January 27, 2014 archive

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On This Day In History January 27

Cross posted from The Stars Hollow Gazette

This is your morning Open Thread. Pour your favorite beverage and review the past and comment on the future.

Find the past “On This Day in History” here.

January 27 is the 27th day of the year in the Gregorian calendar. There are 338 days remaining until the end of the year (339 in leap years)

On this day in 1888, the National Geographic Society is founded in Washington, D.C., for “the increase and diffusion of geographical knowledge.”

The 33 men who originally met and formed the National Geographic Society were a diverse group of geographers, explorers, teachers, lawyers, cartographers, military officers and financiers. All shared an interest in scientific and geographical knowledge, as well as an opinion that in a time of discovery, invention, change and mass communication, Americans were becoming more curious about the world around them. With this in mind, the men drafted a constitution and elected as the Society’s president a lawyer and philanthropist named Gardiner Greene Hubbard. Neither a scientist nor a geographer, Hubbard represented the Society’s desire to reach out to the layman.


The National Geographic Society began as a club for an elite group of academics and wealthy patrons interested in travel. On January 13, 1888, 33 explorers and scientists gathered at the Cosmos Club, a private club then located on Lafayette Square in Washington, D.C., to organize “a society for the increase and diffusion of geographical knowledge.” After preparing a constitution and a plan of organization, the National Geographic Society was incorporated two weeks later on January 27. Gardiner Greene Hubbard became its first president and his son-in-law, Alexander Graham Bell, eventually succeeded him in 1897 following his death. In 1899 Bell’s son-in-law Gilbert Hovey Grosvenor was named the first full-time editor of National Geographic Magazine and served the organization for fifty-five years (1954), and members of the Grosvenor family have played important roles in the organization since.

Bell and his son-in-law, Grosvenor, devised the successful marketing notion of Society membership and the first major use of photographs to tell stories in magazines. The current Chairman of the Board of Trustees of National Geographic is Gilbert Melville Grosvenor, who received the Presidential Medal of Freedom in 2005 for the Society’s leadership for Geography education. In 2004, the National Geographic Headquarters in Washington, D.C. was one of the first buildings to receive a “Green” certification from Global Green USA The National Geographic received the prestigious Prince of Asturias Award for Communications and Humanity in October 2006 in Oviedo, Spain.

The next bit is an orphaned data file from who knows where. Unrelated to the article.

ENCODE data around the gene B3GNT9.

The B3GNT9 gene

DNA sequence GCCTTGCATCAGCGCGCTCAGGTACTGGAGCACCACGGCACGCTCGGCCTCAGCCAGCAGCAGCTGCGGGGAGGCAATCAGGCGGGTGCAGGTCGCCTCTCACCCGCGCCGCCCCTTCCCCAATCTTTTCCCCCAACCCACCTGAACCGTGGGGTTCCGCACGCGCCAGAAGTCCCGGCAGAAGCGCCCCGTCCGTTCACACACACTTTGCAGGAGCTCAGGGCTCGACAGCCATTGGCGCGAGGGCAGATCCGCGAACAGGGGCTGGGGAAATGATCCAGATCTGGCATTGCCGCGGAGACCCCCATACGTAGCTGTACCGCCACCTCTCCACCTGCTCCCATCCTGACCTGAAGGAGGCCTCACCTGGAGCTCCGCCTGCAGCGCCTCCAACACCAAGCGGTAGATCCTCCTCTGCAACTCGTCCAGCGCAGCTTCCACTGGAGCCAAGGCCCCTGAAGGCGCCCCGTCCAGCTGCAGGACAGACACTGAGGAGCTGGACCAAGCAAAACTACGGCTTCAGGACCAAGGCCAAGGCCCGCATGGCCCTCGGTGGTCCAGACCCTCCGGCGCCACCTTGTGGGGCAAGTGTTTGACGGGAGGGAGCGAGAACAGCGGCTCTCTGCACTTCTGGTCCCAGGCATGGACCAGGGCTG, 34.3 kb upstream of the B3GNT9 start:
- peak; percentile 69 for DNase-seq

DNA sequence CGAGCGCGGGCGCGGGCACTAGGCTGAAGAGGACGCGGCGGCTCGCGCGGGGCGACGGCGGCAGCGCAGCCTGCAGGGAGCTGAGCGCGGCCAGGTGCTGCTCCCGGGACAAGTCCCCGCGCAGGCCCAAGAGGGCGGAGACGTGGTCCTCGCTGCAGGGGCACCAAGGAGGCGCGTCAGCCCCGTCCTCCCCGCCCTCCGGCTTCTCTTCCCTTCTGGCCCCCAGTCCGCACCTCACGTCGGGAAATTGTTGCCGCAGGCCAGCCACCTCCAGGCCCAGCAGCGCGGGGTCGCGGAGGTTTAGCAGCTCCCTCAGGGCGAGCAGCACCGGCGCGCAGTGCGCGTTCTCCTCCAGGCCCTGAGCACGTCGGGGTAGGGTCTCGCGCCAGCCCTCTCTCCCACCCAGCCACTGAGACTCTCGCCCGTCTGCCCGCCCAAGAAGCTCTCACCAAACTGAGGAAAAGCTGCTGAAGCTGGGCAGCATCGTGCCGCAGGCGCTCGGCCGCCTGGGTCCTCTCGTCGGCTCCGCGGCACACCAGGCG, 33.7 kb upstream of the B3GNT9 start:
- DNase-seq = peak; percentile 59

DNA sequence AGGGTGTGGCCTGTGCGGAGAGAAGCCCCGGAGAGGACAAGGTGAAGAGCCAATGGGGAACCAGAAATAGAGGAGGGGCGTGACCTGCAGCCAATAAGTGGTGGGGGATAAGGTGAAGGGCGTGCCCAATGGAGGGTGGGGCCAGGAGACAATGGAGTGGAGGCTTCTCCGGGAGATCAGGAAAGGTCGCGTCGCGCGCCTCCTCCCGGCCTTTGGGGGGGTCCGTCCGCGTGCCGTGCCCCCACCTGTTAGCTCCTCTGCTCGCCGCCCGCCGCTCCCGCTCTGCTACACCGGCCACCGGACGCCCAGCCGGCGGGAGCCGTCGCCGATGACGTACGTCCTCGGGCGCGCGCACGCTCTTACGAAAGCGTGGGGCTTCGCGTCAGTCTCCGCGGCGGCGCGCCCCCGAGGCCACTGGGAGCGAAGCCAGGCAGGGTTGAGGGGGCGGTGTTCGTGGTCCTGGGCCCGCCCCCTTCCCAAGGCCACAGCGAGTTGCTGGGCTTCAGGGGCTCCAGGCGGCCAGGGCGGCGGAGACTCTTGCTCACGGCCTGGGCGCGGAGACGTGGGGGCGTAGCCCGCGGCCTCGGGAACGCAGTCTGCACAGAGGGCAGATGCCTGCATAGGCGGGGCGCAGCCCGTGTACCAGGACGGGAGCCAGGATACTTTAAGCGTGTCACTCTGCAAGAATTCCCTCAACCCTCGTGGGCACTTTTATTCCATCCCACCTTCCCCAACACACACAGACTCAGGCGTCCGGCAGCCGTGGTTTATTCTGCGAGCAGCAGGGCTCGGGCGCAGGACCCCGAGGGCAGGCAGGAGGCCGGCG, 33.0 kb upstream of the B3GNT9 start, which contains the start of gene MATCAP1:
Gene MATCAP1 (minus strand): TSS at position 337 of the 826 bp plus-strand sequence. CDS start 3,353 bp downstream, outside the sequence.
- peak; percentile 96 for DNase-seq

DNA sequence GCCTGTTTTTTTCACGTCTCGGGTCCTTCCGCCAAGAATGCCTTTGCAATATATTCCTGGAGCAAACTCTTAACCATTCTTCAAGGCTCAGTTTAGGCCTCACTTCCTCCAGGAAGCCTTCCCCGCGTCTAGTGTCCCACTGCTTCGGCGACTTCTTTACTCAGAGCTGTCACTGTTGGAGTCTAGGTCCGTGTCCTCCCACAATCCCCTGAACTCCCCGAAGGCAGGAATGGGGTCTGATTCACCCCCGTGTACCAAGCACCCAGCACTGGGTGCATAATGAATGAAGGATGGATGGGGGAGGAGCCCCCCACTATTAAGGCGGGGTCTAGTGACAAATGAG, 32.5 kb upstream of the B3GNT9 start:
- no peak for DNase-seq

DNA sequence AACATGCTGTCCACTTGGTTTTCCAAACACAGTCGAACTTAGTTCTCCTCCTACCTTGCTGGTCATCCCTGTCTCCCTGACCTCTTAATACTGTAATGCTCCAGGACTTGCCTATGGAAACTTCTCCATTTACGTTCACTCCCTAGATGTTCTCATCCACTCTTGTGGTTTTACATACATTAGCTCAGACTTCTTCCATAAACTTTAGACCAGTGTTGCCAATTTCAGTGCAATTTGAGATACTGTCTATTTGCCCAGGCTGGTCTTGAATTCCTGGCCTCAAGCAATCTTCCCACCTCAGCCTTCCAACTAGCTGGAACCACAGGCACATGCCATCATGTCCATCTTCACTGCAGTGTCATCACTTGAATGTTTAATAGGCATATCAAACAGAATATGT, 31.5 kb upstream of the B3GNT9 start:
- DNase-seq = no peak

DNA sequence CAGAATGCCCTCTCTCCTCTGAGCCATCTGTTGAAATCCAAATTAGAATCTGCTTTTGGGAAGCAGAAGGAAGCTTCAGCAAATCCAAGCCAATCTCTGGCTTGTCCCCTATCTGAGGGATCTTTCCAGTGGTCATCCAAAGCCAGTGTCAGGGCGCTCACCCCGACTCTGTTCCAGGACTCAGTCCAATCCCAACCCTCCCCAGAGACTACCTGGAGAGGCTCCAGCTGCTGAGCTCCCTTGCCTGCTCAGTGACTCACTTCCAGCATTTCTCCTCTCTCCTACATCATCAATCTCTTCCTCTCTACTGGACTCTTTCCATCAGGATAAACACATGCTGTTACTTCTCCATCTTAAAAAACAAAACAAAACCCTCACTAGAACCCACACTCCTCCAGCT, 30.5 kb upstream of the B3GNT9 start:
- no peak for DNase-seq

Excuses To Do Nothing

What is becoming clear is that tomorrow’s “big” State of the Union speech will be a vacuous exercise in gasbaggery.  Not that they aren’t all that way, but this one is so obvious that even the Beltway Bootlickers are compelled to notice it.

For Obama, Investing in Brighter Futures Remains a Tough Sell

By JOHN HARWOOD, The New York Times

JAN. 26, 2014

As aides draft their 2015 budget plan, their 2014 version shows this bottom line for Mr. Obama’s sixth year in office: Government investments in infrastructure, research and development, and education and training, at 3.3 percent of the nation’s economy, match the level from President George W. Bush’s sixth year in office.

“It has not been possible to significantly shift the needle,” said Laura D’Andrea Tyson, a professor at the University of California, Berkeley, who headed Mr. Clinton’s Council of Economic Advisers. “We should be raising those levels, and we’re not.

“I guess the good news,” Ms. Tyson added, “is that the share hasn’t been plummeting.”

Over the last half-century, though, it has plummeted. Spending on what the federal government classifies as investments peaked in 1968 at 6.6 percent of the economy, twice the current proportion.

“We’ve been playing on a Reagan playing field – a cut-government, shrink-programs field – since 1981,” (Democratic Senator from New York) Mr. Schumer said in an interview. “It’s all turning around now.”

Yah think?  Really?

Oh, and I’d never use plummeted, plummeted.  How about ‘falling’ idiot?  Buy a damn Thesaurus you cheap bastard.

The Drone War

Considering that much of the operations against terrorists is a mere chimera designed to keep money flowing into the pockets of the grifters and con artists of the military industrial security state, it’s hard to look at the ‘zero option’ as a scary concept.

Afghanistan Exit Is Seen as Peril to Drone Mission


JAN. 26, 2014

If Mr. Obama ultimately withdrew all American troops from Afghanistan, the C.I.A.’s drone bases in the country would have to be closed, according to administration officials, because it could no longer be protected.

The C.I.A.’s drone bases in Afghanistan, including one in the eastern part of the country, allow operators to respond quickly to fresh intelligence. The proximity to Pakistan’s tribal areas also allows the Predator drones and their larger, faster cousin, the Reaper, to fly longer missions without having to return to base.

Other allied countries are within the Reaper’s range – in the Persian Gulf, for example. But the distances would be too great to carry out drone operations effectively, officials said, and it is very unlikely that any of those nations would approve launching the diplomatically sensitive strikes missions from their soil.

This is bad news only if you think the indiscriminate remote bombing of wedding parties and shepherds and the first responders who come to identify the dead and tend the wounded is a good idea.

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